The Washington Post had Watergate. Now, glossy fashion mag Marie Claire, usually known more for breathless lip-gloss recommendations and advice on dressing to flatter one’s figure, is breaking its own big political story. [IMGCAP(1)]
Tucked in the back of the June edition is an interview with Rep. Tom Tancredo (R-Colo.), who reveals a news nugget, saying for the first time publicly that he broke GOP ranks to raise ethics concerns against then-Majority Leader Tom DeLay (R-Texas). It has been previously reported that DeLay gave a tongue-lashing to the Colorado Republican during the 2004 election cycle after Tancredo supported primary opponents against two of his GOP colleagues, then-Rep. Jim Kolbe (Ariz.) and Rep. Chris Cannon (Utah), because of their decidedly more moderate views on immigration.
“Ooh, doggies!” Tancredo told the New Republic in March 2005, “[Tom] DeLay called me in and said, ‘You’re finished, kaput. You cannot think of making a career in this place!’”
But that wasn’t the end of the story, as Marie Claire exclusively reports.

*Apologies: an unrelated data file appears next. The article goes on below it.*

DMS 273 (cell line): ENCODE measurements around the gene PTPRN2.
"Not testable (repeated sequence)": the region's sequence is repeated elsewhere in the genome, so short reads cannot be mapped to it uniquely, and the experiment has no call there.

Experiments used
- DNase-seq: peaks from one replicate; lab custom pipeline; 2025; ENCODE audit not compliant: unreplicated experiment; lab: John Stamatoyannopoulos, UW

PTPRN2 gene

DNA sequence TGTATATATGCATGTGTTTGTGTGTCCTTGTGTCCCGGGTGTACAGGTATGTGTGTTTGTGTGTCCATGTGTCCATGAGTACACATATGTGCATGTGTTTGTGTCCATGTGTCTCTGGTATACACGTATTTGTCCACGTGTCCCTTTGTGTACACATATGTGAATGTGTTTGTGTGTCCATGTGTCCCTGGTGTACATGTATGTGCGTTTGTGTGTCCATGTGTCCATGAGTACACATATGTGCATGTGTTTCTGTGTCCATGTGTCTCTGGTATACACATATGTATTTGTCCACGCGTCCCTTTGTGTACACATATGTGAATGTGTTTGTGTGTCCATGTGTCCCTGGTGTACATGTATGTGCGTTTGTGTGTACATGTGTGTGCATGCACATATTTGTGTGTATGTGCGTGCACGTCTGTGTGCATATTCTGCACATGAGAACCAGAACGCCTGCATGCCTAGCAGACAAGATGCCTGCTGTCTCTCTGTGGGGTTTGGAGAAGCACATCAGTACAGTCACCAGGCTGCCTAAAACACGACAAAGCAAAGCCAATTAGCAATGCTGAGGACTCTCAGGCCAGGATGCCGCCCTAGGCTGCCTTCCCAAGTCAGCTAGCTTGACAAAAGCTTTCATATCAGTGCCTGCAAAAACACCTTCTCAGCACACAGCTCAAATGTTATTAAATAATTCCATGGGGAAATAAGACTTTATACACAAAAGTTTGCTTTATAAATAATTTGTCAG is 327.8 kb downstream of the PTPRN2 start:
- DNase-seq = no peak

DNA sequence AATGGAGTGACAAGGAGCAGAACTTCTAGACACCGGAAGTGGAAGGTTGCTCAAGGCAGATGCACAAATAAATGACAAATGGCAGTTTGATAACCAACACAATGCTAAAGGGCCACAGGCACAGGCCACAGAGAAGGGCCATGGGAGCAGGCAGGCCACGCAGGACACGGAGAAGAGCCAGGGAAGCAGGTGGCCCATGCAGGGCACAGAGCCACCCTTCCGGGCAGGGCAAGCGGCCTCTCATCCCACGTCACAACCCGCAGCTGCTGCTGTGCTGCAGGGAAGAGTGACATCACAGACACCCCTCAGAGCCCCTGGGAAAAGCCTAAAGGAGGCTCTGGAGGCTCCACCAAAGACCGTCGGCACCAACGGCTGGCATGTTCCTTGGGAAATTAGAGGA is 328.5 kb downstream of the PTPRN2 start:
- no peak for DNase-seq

“What did you do?” queried the magazine. “When I got out of his office, I wrote down everything he said and turned my notes over to the Ethics Committee,” Tancredo replied. Stop the press! Did Tancredo just admit that he was the only Republican to file an ethics charge against DeLay?
Not so fast, said Carlos Espinosa, a spokesman for Tancredo. “He took notes and he did turn them over to ethics,” Espinosa explained Monday. “He didn’t do anything or follow up, it was just a precaution.” Tancredo stopped short of filing a formal complaint, and while the ethics committee could have taken up an investigation on its own, there’s no indication it ever did. “Nothing came of it,” Espinosa explained. But in early 2005, the ethics committee had problems of its own when a series of Republican-backed changes to panel rules shut down the Committee on Standards of Official Conduct and prompted a months-long feud between then-Chairman Doc Hastings (R-Wash.) and then-ranking member Alan Mollohan (D-W.Va.), who couldn’t agree on much of anything, let alone what to investigate.
HOH now thinks it was no coincidence that Tancredo was the second Republican after Rep. Christopher Shays (Conn.) to call for DeLay to step down from his leadership post in 2005 as a number of scandals dogged the former leader. These days DeLay is fighting an indictment by a Texas grand jury and Tancredo is on the campaign trail for the White House.
Clearly not afraid of the tough questions, Marie Claire also asked Tancredo, “Do you have a shot at the Republican nomination?” Replied Tancredo, “Stranger things have happened in politics — though I can’t think of any right now.”
And with Marie Claire taking on political stories, HOH wonders if Roll Call will have to pen a fall fashion guide.
Frenemies. Like tabloid princesses Lindsay Lohan and Paris Hilton, Speaker Nancy Pelosi (D-Calif.) and peace activist Cindy Sheehan have, shall we say, a past.